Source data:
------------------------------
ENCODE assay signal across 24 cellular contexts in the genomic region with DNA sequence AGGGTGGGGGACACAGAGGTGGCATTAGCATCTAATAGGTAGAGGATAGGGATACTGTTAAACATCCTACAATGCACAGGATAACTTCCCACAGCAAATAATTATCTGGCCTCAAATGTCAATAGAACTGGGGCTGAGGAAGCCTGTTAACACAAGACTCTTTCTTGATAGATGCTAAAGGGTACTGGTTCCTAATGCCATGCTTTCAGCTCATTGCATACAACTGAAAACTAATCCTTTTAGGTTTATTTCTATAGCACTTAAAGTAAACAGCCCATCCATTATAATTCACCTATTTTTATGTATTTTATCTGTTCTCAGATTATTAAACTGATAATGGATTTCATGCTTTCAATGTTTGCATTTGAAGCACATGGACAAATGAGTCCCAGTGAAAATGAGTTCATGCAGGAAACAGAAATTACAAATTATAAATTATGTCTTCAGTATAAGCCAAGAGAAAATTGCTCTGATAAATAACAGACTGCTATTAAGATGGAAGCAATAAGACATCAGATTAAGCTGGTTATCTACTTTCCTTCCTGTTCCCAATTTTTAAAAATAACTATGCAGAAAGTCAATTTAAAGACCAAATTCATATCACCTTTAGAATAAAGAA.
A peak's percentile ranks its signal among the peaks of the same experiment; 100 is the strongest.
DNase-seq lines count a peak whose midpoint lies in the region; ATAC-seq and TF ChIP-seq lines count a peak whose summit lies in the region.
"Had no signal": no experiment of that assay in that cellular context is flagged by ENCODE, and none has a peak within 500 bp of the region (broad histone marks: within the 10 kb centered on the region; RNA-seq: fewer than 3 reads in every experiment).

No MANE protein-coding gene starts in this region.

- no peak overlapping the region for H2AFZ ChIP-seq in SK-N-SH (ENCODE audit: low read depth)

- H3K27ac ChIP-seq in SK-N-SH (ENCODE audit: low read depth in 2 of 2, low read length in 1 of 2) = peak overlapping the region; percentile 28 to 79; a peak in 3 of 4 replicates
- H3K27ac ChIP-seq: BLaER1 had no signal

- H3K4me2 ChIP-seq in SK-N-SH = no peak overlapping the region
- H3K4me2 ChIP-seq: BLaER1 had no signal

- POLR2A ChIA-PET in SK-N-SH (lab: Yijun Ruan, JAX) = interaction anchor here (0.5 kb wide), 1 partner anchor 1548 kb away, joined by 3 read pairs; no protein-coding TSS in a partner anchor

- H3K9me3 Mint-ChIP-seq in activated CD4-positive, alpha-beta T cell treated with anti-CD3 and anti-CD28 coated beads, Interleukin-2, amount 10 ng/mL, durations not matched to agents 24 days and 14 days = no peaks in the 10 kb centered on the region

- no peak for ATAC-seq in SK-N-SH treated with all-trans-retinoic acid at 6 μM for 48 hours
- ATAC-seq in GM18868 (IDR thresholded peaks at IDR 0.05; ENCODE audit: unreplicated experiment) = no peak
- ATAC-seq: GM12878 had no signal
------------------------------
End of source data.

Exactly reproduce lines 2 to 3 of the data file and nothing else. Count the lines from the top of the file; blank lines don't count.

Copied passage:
A peak's percentile ranks its signal among the peaks of the same experiment; 100 is the strongest.
DNase-seq lines count a peak whose midpoint lies in the region; ATAC-seq and TF ChIP-seq lines count a peak whose summit lies in the region.